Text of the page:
View this email in your browser

Let's Talk About Ranching

An honest conversation about the future of beef production
We know eating less meat has huge climate benefits. If every American replaced four of every ten meals containing beef with chicken or pork, it would reduce US agricultural emissions by about 20%.

But achieving those levels of reduction means the beef industry suffers — there is no plausible way around that fact. This presents a dicey political prospect given the prominent place of the livestock industry in the American food system and cultural landscape.

An honest conversation about the future of beef production demands similar honesty about harm to ranchers and other beef producers, as well as changes to American geographic and cultural landscapes. That conversation will be long and we should not pretend that it will be easy.
Unavoidable trade-offs >>>
Alex Smith on a just transition for the cattle industry

What surprised me about researching the cattle industry and transitions?

Really, I was most surprised by the lack of conversations on the economic impacts of reducetarian claims against beef. While it’s commonplace to hear environmental arguments against beef consumption, or people citing GHG emissions for their own vegetarianism or veganism, there is very little talk about what would happen to the workers, producers, and other parties who rely on the industry. This is especially surprising when seen against the focus on transition work, clean jobs, and economic prosperity and equality in environmental movements like the Green New Deal. It is clear, though, that in order for any environmental program to be politically expedient and practically effective, it must also engage with the economic and social consequences that follow.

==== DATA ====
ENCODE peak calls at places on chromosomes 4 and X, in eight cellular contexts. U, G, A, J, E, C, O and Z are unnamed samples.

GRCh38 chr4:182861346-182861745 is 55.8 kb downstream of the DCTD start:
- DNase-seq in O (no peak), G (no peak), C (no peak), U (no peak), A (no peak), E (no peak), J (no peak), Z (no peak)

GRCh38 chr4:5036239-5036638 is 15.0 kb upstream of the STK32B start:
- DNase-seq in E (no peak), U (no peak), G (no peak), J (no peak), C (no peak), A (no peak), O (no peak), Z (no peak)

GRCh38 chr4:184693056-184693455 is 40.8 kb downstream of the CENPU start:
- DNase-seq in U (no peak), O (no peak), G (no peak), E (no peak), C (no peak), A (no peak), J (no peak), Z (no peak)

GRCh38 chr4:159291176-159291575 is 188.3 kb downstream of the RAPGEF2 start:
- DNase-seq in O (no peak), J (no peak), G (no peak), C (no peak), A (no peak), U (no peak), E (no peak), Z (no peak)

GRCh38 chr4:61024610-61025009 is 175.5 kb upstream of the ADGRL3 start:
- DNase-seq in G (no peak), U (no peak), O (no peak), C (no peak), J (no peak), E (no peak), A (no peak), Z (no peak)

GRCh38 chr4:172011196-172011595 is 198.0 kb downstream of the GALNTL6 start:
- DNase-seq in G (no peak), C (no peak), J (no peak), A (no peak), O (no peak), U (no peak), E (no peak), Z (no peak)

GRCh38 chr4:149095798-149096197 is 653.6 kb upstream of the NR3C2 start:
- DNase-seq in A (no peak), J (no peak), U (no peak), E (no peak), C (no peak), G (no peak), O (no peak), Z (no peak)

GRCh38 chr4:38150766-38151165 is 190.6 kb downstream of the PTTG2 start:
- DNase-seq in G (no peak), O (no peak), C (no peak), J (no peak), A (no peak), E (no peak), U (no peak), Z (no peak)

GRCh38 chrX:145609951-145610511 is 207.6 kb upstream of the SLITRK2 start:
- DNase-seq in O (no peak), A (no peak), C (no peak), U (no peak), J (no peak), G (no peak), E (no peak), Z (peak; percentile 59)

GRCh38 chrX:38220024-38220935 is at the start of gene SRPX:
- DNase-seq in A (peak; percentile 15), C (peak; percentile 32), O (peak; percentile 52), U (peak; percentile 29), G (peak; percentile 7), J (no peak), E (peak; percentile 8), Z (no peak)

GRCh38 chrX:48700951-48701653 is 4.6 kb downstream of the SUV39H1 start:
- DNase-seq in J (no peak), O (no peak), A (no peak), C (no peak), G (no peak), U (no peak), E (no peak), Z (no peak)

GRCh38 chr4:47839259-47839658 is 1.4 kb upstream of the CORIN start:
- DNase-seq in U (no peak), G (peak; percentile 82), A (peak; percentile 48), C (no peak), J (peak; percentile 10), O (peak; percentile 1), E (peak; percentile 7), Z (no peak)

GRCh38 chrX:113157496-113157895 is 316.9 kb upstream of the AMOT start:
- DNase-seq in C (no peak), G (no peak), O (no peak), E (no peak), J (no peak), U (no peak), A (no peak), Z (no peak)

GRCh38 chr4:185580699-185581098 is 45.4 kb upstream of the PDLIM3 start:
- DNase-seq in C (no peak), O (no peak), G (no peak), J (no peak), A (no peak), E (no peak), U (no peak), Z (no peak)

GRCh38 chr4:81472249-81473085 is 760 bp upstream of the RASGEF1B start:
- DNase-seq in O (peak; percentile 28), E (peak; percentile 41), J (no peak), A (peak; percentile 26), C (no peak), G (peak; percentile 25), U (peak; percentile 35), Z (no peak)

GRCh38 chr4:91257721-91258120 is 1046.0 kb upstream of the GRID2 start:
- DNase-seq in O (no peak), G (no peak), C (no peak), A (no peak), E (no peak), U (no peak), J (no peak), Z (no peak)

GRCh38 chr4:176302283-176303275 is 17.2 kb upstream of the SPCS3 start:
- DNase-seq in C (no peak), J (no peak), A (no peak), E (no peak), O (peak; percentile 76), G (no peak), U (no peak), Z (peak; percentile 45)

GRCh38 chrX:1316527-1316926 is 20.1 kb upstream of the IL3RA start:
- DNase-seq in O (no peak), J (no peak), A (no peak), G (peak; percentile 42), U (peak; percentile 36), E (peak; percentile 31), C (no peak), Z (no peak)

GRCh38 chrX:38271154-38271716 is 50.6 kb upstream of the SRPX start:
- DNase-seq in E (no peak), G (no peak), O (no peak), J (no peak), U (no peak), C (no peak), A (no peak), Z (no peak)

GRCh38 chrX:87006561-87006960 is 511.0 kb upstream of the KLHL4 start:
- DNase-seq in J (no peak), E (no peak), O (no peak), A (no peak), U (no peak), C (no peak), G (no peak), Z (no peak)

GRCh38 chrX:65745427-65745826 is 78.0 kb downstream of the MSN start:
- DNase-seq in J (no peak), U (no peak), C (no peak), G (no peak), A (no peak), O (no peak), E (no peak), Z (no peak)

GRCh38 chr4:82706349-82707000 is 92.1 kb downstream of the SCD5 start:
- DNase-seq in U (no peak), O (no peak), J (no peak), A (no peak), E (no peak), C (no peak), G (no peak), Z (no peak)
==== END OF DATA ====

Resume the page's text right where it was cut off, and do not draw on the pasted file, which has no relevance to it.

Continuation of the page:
Announcing the 2020 Paradigm Award Winner
It is our honor to present Steve Rayner with the 2020 Paradigm Award. 

It has long been a rule of thumb at the Breakthrough Institute that if something is worth saying about climate change, Steve Rayner said it 25 years ago. Rayner argued that more and better climate science would not reduce the uncertainties associated with climate mitigation, that this is centrally a technology and innovation challenge, that the impacts of natural disasters had more to do with infrastructure than intensity of the phenomena.

Rayner was one of the first Breakthrough Senior Fellows, a great champion of Breakthrough’s work and an even greater influence upon it. Read more about him, the Award, and our upcoming Dialogue here.
Steve Rayner Knew >>>
📚This is what we're reading this week 📚
"The power-market rules, the bureaucratic hurdles — those were all created by governments. In the end, whether America can be repowered with green technologies in a decade, or even two, comes back to politics."

A new startup has developed a tool that monitors the fruit on a biological level, making it possible to predict how much time it has on the market before it goes bad.

The battle over California's eucalyptus trees, explained in comic form.
Correction: last week, we wrote that without greater agricultural efficiency gains, we risk expanding agriculture's global footprint by 3.3 hectares by 2050. Whoops! As much as we wish that were true, we meant to say 3.3 billion hectares.

The Breakthrough Institute
436 14th Street, Suite 820
Oakland, CA 94612
(510) 550-8800

Don't want to receive further news from Breakthrough? Unsubscribe